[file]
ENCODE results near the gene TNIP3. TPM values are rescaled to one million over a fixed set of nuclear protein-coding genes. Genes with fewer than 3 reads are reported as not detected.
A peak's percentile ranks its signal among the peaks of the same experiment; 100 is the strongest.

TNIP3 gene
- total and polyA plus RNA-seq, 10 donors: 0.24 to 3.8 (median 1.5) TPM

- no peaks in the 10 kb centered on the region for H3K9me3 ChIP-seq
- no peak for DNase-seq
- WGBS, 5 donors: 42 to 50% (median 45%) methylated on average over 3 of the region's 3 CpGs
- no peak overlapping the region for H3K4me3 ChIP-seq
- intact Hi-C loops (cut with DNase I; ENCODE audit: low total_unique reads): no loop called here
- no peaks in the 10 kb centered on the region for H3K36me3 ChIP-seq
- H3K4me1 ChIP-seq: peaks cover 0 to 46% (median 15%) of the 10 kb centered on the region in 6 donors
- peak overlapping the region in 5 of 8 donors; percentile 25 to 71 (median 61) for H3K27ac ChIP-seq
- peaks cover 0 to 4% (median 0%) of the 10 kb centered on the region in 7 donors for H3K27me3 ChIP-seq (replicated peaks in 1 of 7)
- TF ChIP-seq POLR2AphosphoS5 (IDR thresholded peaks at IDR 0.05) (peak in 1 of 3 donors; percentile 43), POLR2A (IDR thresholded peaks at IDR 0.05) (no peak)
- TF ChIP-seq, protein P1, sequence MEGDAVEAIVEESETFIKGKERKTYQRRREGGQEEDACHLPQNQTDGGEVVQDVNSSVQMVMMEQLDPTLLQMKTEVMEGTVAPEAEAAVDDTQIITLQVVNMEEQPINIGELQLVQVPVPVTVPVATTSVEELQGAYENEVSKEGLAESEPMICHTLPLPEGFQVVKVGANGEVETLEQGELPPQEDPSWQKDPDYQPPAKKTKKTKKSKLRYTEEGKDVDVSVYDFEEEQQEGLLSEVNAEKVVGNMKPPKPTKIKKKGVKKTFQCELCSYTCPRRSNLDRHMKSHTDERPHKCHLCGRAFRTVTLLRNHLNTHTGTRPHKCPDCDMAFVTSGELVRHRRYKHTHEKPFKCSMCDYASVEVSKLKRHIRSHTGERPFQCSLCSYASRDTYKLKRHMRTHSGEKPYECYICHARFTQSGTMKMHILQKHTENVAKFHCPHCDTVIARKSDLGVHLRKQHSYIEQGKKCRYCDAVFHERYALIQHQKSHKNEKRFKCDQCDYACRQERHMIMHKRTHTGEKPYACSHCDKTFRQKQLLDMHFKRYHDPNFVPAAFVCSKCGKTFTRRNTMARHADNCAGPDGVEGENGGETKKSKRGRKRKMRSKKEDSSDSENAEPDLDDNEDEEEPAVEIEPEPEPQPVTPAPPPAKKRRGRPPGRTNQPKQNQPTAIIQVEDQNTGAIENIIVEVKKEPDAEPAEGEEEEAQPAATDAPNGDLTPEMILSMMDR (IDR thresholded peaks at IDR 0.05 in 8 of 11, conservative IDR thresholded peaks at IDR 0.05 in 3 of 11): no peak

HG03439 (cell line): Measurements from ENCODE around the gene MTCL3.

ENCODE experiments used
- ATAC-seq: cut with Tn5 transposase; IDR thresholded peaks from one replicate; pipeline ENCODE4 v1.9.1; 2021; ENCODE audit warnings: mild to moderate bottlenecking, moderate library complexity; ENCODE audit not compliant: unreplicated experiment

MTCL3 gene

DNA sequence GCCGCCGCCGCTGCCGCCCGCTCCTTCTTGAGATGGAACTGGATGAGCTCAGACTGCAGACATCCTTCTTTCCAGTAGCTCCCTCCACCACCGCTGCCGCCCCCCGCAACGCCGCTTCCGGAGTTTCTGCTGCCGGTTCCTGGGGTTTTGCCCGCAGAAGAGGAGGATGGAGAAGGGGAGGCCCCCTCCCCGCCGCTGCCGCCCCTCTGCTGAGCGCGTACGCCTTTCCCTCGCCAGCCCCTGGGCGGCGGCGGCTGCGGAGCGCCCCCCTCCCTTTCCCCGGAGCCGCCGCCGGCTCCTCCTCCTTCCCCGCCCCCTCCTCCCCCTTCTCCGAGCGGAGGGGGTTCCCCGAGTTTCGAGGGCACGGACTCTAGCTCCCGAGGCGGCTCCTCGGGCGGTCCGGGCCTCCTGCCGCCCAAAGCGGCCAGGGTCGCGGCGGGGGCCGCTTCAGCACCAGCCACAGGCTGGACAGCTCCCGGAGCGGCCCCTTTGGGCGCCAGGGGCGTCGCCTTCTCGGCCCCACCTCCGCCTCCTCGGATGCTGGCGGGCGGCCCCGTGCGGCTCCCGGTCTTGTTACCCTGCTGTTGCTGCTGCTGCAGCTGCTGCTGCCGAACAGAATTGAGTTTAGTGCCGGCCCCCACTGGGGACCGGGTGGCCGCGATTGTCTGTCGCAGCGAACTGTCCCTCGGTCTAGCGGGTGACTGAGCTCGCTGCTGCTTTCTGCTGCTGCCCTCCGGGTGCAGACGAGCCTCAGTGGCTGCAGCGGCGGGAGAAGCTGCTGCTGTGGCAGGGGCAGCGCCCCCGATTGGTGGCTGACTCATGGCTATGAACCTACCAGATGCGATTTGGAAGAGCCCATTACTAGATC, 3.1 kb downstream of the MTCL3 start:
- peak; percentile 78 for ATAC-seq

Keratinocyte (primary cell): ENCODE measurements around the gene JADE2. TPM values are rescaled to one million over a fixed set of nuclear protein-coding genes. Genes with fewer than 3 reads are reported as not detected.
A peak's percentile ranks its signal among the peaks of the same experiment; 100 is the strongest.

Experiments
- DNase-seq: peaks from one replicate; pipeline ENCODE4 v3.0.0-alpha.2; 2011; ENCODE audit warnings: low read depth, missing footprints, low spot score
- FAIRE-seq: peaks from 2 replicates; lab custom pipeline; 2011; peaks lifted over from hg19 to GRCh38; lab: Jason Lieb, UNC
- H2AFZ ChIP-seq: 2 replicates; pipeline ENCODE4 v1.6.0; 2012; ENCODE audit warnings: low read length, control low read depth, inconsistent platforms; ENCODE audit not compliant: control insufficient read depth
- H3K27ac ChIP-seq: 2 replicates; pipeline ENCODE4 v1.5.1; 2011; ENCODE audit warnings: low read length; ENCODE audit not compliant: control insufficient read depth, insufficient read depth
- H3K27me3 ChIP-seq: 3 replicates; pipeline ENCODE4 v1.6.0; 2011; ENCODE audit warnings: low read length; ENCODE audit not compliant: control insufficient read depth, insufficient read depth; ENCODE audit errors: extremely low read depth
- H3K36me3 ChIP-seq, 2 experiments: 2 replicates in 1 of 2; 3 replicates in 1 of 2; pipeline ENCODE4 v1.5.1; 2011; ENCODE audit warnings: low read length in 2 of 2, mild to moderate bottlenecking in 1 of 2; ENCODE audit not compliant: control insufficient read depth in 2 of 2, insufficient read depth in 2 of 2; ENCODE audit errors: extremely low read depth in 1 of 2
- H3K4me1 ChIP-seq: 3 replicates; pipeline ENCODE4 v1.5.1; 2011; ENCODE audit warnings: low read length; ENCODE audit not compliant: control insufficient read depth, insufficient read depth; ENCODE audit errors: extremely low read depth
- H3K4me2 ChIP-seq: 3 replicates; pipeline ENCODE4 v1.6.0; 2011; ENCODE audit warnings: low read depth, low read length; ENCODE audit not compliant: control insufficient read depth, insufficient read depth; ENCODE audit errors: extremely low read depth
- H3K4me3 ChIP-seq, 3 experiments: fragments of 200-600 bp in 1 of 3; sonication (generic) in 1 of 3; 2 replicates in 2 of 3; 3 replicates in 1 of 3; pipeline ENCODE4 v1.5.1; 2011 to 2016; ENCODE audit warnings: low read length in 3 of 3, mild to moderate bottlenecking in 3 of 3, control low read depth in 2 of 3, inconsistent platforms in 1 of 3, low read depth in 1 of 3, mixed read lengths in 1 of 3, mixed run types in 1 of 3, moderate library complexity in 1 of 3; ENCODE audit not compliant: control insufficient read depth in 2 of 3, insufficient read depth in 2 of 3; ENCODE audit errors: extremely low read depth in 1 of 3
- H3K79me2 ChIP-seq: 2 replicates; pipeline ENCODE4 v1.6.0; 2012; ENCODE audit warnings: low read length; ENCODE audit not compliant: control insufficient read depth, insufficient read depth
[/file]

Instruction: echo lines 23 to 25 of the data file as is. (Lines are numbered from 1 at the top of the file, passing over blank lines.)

A peak's percentile ranks its signal among the peaks of the same experiment; 100 is the strongest.

Experiments
- DNase-seq: peaks from one replicate; pipeline ENCODE4 v3.0.0-alpha.2; 2011; ENCODE audit warnings: low read depth, missing footprints, low spot score